New tool to better understand the causes leading to Autism
A promising therapy to treat Autism
Autism spectrum disorder (ASD) is a developmental disorder affecting the
brain, with social and communication skills impairment that occur during
the three first years of life.
It is a fast-growing disorder affecting 1 in 45 children as recently published
by the Centers for Disease Control and Prevention (Zablotsky_2015.pdf). There are currently no medical cures or FDA approved therapies for ASD.
Only symptoms associated with ASD can be treated.
Stem cell therapies represent a cell-type of choice to study ex-vivo the
possible causes of Autism development. In addition, they constitute a
promising alternative in regenerative medicine to treat diseases that
would have been untreatable otherwise such as Autism.
Immunology in the pathogenesis of Autism
An accumulation of evidences show that immune dysfunctions may play a key
role in the etiologies of Autism. These indications can be grouped in
- Epidemiological studies: many works demonstrate an association between
family history of autoimmune diseases and ASD (1).
- Immune markers of inflammation such as cytokines were found in the blood
of children with ASD (2) and in postmortem brain specimens (3-4).
- Immunogenetic: some study showed an association between Human Leukocyte
Antigen (HLA) and ASD (5-8).
- Maternal immune alteration have also been linked to ASD where immune dysfunction
in the mothers during pregnancy could alter brain development as seen
in affected children (9-11). As an example, in utero, exposure to maternal
autoantibodies can also target fetal brain and disrupt its development (12).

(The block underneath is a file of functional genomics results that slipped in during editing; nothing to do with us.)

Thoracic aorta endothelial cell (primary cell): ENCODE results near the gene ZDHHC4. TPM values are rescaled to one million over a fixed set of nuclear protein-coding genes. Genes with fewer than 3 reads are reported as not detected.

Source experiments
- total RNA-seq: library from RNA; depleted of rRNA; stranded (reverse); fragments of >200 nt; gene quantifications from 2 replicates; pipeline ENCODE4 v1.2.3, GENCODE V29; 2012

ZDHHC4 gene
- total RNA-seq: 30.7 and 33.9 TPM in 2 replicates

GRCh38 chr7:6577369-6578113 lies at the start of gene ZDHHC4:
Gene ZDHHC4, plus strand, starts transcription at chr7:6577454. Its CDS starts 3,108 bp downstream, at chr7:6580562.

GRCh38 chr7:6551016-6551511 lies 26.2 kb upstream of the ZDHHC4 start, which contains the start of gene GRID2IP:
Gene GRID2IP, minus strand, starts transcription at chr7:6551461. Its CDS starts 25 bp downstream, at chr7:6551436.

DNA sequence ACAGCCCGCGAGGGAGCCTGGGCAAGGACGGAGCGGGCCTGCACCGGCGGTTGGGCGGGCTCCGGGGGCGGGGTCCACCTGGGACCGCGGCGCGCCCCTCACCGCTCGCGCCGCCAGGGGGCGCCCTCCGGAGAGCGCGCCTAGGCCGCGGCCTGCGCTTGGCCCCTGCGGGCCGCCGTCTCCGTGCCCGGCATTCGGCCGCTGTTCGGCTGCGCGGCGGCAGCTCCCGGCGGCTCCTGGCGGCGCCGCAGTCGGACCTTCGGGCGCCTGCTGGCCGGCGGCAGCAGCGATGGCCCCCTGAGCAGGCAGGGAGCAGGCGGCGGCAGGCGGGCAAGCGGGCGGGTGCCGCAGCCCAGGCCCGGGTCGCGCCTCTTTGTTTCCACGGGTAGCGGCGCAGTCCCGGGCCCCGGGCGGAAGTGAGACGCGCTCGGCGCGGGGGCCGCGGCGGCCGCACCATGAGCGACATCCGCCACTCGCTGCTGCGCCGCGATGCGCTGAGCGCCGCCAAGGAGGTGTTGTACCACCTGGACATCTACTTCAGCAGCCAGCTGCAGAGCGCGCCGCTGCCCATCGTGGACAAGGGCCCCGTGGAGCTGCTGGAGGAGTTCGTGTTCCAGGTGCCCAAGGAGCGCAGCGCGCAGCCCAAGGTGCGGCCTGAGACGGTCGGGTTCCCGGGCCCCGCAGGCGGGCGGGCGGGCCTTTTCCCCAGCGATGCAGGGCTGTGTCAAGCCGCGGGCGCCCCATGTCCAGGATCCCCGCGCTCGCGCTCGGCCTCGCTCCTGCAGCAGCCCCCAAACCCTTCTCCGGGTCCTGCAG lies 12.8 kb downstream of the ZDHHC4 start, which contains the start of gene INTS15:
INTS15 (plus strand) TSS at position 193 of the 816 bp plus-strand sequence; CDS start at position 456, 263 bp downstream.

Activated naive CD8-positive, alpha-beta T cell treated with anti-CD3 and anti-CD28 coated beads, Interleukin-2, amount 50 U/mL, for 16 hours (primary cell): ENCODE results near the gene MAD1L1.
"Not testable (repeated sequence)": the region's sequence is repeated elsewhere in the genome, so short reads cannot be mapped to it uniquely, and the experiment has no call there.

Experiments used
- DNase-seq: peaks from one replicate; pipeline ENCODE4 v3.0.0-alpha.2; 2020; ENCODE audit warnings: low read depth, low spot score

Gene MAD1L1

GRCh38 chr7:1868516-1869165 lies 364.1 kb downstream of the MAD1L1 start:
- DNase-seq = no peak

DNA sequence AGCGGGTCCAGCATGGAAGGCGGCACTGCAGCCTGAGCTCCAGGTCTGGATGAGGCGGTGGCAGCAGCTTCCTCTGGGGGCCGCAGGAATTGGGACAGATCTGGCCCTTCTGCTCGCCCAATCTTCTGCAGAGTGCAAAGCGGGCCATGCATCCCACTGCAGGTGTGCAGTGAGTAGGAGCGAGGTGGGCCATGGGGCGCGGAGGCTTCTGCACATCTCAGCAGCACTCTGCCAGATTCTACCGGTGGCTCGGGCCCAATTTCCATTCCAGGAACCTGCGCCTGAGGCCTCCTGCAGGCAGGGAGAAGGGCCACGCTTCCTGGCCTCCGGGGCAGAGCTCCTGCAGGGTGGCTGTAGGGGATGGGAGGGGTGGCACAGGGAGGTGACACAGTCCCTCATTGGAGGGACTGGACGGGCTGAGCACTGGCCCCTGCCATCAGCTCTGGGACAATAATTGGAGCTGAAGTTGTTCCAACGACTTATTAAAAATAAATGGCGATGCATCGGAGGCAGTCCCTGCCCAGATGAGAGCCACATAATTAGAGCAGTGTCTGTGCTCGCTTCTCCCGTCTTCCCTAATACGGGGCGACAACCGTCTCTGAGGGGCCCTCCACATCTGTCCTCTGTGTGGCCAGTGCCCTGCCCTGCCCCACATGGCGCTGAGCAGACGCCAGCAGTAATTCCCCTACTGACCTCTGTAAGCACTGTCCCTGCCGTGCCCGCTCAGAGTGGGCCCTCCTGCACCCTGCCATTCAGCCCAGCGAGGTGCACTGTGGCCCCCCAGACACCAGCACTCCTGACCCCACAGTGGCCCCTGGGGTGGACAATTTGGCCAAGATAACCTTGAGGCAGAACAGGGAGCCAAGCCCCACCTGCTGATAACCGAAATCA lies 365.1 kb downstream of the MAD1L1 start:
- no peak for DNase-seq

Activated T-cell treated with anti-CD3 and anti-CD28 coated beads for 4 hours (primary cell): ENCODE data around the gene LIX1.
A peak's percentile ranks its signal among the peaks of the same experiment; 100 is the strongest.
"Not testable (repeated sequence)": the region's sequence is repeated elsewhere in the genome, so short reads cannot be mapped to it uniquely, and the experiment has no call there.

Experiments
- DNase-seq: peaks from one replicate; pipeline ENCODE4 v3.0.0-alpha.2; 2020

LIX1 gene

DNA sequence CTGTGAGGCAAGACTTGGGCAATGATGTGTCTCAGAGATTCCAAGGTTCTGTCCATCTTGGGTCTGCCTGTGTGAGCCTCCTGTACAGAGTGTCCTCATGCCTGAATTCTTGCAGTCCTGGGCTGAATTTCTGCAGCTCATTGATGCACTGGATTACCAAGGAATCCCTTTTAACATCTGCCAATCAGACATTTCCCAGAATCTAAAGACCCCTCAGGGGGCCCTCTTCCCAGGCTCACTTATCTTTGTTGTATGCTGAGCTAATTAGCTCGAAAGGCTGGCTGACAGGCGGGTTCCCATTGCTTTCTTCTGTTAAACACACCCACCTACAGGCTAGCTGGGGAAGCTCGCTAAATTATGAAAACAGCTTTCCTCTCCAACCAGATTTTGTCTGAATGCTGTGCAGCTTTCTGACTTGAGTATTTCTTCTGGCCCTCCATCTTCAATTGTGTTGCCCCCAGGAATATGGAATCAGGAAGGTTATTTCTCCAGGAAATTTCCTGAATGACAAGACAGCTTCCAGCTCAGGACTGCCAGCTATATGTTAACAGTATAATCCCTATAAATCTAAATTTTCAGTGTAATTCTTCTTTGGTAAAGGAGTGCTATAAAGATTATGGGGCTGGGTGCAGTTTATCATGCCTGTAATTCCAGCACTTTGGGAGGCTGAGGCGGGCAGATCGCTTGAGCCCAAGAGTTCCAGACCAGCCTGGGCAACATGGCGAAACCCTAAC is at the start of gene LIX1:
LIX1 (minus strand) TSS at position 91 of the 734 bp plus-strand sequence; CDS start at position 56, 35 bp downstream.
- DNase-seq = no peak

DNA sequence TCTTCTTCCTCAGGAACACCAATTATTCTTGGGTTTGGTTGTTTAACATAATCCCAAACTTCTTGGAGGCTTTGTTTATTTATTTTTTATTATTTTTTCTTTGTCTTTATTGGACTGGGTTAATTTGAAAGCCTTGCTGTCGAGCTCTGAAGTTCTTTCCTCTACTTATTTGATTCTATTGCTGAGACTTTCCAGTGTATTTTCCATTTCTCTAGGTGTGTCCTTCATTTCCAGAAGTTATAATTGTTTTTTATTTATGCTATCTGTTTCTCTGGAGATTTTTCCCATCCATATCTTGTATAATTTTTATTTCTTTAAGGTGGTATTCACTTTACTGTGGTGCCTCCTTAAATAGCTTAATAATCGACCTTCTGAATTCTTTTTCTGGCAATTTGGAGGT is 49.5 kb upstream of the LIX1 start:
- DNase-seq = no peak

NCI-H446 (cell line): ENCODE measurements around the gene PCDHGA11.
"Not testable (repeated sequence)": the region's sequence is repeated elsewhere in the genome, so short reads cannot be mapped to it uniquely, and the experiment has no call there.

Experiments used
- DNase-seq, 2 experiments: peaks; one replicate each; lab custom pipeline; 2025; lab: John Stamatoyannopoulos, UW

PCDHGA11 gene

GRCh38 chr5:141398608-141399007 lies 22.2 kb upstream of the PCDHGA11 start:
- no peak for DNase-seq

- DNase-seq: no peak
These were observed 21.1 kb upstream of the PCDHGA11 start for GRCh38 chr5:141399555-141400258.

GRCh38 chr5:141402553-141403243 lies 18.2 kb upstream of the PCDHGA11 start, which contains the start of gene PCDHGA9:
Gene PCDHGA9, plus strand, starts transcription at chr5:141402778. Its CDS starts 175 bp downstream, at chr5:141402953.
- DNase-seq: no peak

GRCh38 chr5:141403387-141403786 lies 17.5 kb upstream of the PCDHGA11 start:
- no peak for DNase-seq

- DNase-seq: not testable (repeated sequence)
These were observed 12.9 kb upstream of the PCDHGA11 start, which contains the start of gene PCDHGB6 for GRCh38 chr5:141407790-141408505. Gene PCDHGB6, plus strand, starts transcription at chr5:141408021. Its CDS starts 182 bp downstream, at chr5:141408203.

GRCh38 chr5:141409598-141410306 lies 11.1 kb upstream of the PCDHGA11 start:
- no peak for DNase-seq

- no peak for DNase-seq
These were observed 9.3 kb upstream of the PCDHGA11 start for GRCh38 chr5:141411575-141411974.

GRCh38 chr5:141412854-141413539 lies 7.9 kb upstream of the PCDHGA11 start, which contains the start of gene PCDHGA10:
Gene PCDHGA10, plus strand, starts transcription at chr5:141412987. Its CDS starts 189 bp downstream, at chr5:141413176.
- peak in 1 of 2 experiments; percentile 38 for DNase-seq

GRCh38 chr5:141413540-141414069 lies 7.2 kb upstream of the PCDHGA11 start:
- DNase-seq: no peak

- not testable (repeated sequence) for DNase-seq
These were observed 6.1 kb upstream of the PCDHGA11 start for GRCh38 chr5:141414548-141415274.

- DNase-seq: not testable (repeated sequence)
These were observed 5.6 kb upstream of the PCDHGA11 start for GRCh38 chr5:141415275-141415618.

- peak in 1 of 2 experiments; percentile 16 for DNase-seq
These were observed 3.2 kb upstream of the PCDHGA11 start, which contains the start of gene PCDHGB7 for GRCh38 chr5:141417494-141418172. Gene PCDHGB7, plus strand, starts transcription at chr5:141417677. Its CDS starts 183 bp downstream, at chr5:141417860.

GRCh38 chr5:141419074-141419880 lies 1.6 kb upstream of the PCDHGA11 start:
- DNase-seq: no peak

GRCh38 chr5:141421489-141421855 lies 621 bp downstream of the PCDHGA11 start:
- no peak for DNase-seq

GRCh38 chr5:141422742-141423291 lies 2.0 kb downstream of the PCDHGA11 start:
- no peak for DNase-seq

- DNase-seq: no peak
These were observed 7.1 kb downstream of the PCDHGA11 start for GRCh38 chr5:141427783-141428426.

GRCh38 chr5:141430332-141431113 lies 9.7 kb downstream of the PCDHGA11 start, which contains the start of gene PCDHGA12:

For more information, read the section “Maternal inflammation and
Autism” on our website
Stem cells: a new tool to better understand autism etiology
What are stem cells?
Stem cells are present in all the tissue of your body.
They all have:
- the potential to self-renew: stem cells can generate more identical stem cells
- the potential to differentiate: a stem cell can differentiate into a
particular cell type to become a specialized cell with specific functions.
Depending on their origin, stem cells have some specificity.
Stem cells as a tool to study the causes leading to Autism
To assess the dysregulation occurring in human brain and potentially responsible
for autism symptoms and development, studies were focusing on post mortem
specimen from autistic patients. Because, their number is limited and
offer little insight into a disorder that arises through the course of
development, it is crucial to find alternative cells source to study autism.
A new category of stem cells localized in teeth namely Stem cells of human
exfoliated deciduous teeth (SHEDs) has been recently used as a source
of very accessible cells to study Autism. These SHED cells express neuronal
markers upon differentiation, which makes them functionally related to
nervous tissue cells.
In a study, the authors compared the expression profile of SHEDs from autistic
patients with those of non-affected control patients (13).
They found that SHED cells from autistic patients are:
- enriched in genes expressed in brain.
- enriched in genes that were shown to be involved in autism development.
- SHED cells showed the same pattern of gene expression than the one found
in brain specimen from ASD patients.
These cells are a good alternative to study ASD because several factors
and pathways known to be dysregulated in ASD were also found in SHEDs
cells from autistic patients.
In another study, stem cell models of ASD were generated by performing
skin biopsies of ASD patients and then dedifferentiating these fibroblasts
into human-induced pluripotent stem cells (hiPSCs) that can then give
rise to any cells of the organism including brain cells. These cells retain
the unique genetic signature of the individual from whom they were originally
derived from (14).
An abundance of work has been recently published with the same scientific approach:
- Identifying genes whose expression is altered in autistic patient versus
matched controls using hiPSCs (15).